Government backed trials of genetically modified crops suffered another
public relations blow last night as ministers revealed that supposedly
GM-free crops at the only Scottish site in the programme are contaminated
with GM material.
But the Scottish executive insisted that the trial at Daviot, Aberdeenshire,
would continue - despite ministers' advice that commercial farmers should
plough up similar conventional rape crops grown from seeds provided by
the Advanta company, which blames accidental cross-pollination in Canada.
The latest mistake in an embarrassing catalogue follows last week's revelation
that another trial is taking place on a farm in Essex which has suffered
a serious crop disease.
There are only 48 trials instead of up to 80 originally forecast this
year, and the government cannot afford to lose many more in the programme,
which is designed to compare the effects of herbicide treatments for GM
and non-GM plants on the environment and wildlife.
Tests revealed that there was 0.9% GM contamination of the control crop
at Daviot, nearly twice the 0.5% level the European commission thinks
should be allowed in conventional seeds until more permanent decisions
are made on purity.
The Scottish executive was already furious that officials in England did
not alert them to the Advanta contamination until weeks after the company
first told the government of the problem.
Neither the government nor its independent scientific advisers had tested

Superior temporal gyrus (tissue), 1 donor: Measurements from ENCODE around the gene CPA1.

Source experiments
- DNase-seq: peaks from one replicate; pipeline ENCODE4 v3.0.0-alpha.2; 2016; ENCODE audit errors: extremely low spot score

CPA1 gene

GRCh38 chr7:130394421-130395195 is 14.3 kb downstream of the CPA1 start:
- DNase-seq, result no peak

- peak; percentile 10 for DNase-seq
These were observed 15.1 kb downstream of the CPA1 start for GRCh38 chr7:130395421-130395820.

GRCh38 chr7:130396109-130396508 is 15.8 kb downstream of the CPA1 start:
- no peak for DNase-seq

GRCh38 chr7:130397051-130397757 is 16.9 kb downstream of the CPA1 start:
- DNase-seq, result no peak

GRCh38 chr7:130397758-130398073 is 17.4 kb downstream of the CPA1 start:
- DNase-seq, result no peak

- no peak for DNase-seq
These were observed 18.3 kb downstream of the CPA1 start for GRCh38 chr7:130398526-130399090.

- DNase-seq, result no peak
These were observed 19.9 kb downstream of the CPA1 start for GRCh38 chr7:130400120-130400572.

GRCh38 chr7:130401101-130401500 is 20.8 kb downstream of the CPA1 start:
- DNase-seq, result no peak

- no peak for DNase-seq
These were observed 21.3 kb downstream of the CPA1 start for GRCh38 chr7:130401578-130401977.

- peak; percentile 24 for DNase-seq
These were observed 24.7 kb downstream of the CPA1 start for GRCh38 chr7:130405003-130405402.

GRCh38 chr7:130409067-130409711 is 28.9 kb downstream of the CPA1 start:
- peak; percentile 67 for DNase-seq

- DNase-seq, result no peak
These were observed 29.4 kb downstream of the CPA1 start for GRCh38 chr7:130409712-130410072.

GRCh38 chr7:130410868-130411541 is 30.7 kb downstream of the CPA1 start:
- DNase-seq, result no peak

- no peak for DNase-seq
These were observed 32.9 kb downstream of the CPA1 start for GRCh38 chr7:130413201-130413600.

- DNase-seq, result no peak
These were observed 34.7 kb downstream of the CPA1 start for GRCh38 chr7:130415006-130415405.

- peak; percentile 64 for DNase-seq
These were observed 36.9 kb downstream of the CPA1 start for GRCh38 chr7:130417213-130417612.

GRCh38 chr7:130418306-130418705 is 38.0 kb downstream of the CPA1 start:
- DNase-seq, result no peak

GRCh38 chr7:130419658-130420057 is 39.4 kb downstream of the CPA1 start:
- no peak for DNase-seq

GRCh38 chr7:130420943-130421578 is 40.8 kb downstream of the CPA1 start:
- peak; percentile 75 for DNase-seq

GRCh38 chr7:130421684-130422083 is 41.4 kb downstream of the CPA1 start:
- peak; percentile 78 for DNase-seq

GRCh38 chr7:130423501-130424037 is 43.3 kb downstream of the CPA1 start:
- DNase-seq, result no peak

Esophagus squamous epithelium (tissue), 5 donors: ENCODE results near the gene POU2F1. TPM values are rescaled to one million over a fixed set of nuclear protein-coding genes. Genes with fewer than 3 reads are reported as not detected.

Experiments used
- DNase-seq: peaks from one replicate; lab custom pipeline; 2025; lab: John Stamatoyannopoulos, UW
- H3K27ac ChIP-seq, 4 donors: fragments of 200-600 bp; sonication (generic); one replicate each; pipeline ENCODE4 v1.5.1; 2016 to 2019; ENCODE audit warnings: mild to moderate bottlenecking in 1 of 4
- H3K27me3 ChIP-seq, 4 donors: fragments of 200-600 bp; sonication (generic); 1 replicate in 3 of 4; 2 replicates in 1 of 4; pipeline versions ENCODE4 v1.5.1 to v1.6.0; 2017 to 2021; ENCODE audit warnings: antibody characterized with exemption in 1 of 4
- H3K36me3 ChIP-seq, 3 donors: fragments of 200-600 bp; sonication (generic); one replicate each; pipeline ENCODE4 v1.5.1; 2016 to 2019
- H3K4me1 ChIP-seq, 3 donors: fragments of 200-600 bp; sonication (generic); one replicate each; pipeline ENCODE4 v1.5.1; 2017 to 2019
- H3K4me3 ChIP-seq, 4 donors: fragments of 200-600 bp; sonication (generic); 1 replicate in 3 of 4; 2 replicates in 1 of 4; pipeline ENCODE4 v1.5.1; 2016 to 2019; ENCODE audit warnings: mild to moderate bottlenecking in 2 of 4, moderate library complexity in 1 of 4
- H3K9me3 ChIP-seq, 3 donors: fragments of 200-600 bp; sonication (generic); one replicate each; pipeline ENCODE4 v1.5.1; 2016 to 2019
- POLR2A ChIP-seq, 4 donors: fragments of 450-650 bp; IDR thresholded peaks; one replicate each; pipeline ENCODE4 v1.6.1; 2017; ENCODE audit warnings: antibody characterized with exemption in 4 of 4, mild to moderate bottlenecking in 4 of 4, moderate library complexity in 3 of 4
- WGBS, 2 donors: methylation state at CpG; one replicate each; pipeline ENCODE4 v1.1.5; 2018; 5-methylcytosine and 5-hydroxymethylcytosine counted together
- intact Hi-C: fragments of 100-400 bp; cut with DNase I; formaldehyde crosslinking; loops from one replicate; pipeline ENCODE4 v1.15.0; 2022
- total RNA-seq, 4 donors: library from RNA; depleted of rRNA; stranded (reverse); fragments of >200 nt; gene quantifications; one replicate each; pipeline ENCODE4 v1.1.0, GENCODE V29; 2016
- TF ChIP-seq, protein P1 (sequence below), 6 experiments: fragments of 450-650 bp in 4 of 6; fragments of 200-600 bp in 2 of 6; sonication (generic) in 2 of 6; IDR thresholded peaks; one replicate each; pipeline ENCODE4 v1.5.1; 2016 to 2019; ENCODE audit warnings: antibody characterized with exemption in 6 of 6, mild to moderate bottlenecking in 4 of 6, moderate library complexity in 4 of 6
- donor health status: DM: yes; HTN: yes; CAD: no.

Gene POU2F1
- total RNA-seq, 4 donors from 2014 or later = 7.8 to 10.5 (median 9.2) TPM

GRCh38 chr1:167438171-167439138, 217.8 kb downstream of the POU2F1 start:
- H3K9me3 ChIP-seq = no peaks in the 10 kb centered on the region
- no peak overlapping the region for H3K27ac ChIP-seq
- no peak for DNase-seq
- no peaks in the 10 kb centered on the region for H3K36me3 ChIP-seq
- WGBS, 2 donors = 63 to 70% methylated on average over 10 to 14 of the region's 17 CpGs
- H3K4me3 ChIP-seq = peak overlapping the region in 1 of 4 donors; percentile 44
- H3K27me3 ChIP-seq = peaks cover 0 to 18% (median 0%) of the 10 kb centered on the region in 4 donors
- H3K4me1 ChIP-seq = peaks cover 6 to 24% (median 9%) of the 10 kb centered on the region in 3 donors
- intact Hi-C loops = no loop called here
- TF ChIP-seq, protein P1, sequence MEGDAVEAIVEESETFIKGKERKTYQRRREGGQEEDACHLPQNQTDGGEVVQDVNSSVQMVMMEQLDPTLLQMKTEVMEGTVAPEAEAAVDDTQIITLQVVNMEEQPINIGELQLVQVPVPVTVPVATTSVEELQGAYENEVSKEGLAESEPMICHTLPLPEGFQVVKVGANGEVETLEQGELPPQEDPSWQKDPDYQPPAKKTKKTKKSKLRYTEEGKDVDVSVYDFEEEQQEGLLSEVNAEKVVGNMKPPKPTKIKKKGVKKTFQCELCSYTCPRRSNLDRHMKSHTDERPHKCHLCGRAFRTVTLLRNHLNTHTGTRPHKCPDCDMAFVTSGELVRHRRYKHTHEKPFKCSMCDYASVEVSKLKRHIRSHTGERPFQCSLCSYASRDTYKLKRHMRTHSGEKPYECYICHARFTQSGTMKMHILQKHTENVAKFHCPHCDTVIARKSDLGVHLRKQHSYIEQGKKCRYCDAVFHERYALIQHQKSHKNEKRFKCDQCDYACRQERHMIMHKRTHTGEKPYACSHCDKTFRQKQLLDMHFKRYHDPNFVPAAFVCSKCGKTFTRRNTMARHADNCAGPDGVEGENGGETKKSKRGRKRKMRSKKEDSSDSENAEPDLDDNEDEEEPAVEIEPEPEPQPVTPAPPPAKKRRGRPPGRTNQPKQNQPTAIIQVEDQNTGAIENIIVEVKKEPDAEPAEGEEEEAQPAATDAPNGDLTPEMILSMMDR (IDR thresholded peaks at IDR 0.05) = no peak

any of the conventional seeds used in the trials for GM presence before
learning of the Advanta mistake on April 17. It only asked Aventis, another
seed company whose GM rape crops are being tested on 12 sites around the
country, whether any of the control crops were affected at the beginning
Aventis notified the government of the Daviot problem on June 9.The oil
seed rape there is due to be harvested in late July or early August.
Ross Finnie, the Liberal Democrat rural affairs minister on the executive,
said that he was satisfied the validity of the trial had not been compromised.
He told the Scottish assembly: "It is important to recognise that there
is a very pertinent difference between a crop which is grown for commercial
purposes and one which is being grown as part of this trial."
Government officials said the site was a kilometre away from commercial
farms and there was little risk of cross-pollination. But Richard Dixon,
of Friends of the Earth Scotland, said: "There is a clear contradiction
here. The advice to any other farmer is 'If you have this crop in the
ground, plough it up'. It is crazy." Greenpeace said: "If the government
wants to maintain any credibility, it should declare this trial void and
destroy the crop immediately."
Daviot GM carnival 15/07/00
complete list of small and large scale GM field
trials in UK